At the time, Lampert believed in the long-term success of Sears, according to the executive. When he was buying the stock at $US170, more than $US150 per share above where it is today, he thought it was a better capital investment than store upgrades, because it was his theory that the stock would never be cheaper. Lampert had high hopes for himself and for Sears.
“I want to be known as a great businessman,” he said in 2006, shortly after the Sears acquisition. His greatest fear, he said, was that he wouldn’t live long enough to complete all his goals.
“He was completely confident that he was going to be the next Warren Buffett,” the former executive told Business Insider. “He felt that he had created a long-term winner in Sears and it would be his Berkshire Hathaway.”
That is not how it has worked. Instead, the company has been unable to keep up with shoppers.
Serving the customer?
“The retail industry is predicated on serving the customer, valuing the customer, listening to the customer, and ultimately giving the customer what she wants — and it’s the employees who deliver this. Anything less is a recipe for terminal illness, if not suicide,” says Robin Lewis, a 40-year retail consultant and CEO of industry publication The Robin Report. “Clearly, in the case of Sears, Eddie Lampert has turned a completely blind eye to this truism, and has been bleeding the company to a long and slow but well-managed death for the sole benefit of major investors and himself.”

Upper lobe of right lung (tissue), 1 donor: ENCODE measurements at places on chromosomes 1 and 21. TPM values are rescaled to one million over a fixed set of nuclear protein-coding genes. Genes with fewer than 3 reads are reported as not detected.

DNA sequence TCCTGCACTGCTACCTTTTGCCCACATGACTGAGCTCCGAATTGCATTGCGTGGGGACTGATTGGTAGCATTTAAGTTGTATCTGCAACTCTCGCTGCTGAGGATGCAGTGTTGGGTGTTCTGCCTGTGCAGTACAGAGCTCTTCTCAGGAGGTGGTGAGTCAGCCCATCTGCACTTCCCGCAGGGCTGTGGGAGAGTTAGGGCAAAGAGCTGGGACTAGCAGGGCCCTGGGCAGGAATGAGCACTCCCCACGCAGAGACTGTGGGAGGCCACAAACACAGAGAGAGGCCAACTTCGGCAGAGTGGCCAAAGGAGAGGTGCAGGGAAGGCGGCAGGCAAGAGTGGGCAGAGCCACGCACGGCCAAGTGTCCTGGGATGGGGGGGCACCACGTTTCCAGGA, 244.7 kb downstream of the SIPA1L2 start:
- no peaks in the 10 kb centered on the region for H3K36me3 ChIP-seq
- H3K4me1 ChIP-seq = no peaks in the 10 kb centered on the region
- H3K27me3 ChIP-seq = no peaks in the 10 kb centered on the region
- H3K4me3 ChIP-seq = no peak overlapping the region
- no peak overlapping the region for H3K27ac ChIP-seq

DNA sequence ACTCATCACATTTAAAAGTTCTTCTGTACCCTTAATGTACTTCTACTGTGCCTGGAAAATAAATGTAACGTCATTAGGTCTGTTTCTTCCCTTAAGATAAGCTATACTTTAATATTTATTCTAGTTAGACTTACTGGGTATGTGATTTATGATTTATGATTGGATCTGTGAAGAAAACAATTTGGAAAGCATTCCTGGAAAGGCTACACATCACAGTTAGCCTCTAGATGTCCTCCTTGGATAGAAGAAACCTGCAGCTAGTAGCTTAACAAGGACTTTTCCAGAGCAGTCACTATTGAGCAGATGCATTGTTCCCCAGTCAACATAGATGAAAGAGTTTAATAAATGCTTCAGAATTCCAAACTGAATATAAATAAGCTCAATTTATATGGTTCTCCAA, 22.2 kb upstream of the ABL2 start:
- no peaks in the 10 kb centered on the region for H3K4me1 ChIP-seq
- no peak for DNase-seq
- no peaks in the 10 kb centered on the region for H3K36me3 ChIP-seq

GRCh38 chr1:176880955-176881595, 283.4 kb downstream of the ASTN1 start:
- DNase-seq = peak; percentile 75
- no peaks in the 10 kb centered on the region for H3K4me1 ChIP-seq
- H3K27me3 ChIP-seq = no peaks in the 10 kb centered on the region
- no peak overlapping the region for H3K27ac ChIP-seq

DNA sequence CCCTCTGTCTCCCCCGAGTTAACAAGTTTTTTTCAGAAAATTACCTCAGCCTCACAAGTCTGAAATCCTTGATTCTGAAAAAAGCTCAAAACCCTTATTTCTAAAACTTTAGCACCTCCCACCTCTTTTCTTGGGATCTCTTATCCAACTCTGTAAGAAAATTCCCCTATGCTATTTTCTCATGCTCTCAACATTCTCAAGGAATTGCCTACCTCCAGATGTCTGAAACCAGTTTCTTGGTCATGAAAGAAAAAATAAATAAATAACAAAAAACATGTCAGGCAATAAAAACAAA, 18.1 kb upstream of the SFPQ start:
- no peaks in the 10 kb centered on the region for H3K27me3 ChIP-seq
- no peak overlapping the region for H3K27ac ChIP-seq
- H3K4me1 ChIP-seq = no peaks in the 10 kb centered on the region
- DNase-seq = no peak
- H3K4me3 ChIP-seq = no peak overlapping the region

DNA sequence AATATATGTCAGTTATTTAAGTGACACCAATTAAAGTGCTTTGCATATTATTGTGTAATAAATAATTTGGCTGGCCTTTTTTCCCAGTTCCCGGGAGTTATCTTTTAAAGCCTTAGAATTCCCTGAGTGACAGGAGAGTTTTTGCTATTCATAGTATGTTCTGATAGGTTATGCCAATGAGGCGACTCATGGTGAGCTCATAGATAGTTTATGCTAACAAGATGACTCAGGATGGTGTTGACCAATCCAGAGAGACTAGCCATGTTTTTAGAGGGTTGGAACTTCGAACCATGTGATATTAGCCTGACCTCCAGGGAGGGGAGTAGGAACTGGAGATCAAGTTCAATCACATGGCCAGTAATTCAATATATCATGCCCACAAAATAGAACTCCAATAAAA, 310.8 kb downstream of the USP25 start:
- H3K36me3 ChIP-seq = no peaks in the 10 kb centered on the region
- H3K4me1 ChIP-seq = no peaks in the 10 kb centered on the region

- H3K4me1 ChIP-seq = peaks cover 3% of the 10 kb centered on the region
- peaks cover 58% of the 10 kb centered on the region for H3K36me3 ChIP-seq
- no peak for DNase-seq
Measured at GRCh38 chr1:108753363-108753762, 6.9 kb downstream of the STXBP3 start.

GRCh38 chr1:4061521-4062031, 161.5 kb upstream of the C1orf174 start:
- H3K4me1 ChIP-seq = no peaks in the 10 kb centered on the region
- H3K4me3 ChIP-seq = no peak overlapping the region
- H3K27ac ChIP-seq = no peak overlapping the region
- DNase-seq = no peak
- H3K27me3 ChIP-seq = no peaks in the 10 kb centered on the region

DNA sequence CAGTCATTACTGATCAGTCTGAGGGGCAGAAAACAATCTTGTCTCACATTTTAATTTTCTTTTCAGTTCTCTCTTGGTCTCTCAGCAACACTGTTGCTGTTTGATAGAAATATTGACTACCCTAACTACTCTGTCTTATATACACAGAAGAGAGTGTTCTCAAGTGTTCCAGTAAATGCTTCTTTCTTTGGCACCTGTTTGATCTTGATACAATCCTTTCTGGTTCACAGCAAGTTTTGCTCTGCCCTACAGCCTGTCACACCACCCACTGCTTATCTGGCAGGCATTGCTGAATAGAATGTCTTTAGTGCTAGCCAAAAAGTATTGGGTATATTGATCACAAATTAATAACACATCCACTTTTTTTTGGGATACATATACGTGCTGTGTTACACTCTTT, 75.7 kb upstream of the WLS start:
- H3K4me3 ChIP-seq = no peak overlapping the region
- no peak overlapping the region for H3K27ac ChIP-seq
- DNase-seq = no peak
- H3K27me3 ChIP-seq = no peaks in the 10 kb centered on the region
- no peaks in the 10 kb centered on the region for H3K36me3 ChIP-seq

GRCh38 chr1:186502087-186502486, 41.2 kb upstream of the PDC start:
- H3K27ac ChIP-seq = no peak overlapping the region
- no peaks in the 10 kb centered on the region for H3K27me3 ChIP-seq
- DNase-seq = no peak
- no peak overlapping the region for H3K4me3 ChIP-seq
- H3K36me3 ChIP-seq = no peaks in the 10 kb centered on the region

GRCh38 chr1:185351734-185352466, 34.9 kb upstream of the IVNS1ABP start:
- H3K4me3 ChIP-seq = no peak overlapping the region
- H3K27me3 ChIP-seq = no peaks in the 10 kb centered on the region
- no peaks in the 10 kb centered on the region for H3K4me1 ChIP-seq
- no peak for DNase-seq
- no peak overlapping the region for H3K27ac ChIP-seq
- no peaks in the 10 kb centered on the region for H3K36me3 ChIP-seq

Under Lampert, Sears failed to invest in major capital improvements, such as store maintenance or new store concepts. Fortune recounted a 2005 strategy session between Lampert and the top two-dozen executives of the company:
Once their presentations started, Lampert also began poking holes in virtually every idea.
‘What’s the benefit of that?’ he asked again and again. ‘What’s the value?’ He shot down a modest $US2 million proposal to improve lighting in the stores. ‘Why invest in that?’ He skewered a plan to sell DVDs at a discounted price to better compete with Target and Wal-Mart. ‘It doesn’t matter what Target and Wal-Mart do,’ he declared.
As Lampert slashed spending in-store improvements, “the stores began going down,” a 41-year Kmart store employee who was laid off in February 2016 told Business Insider.
Don’t talk about it
When Lampert took over, company executives visited stores and told workers they were no longer allowed to discuss any problems the stores were having, according to the employee.
“When they quit asking and started telling you how it should be run according to corporate standards, the stores began to go down,” the employee said. “There is no morale in any of the stores.”
An employee of a Sears store in Elyria, Ohio, told Business Insider last year that his store is falling apart.
“The walls and floors in my store are all beat to hell … the roof leaks, the escalator and the elevator break down frequently, but ‘Fast Eddie’ doesn’t want to spend money on the stores,” the employee said.
Sears spokesman Howard Riefs has denied that employees are discouraged from giving feedback.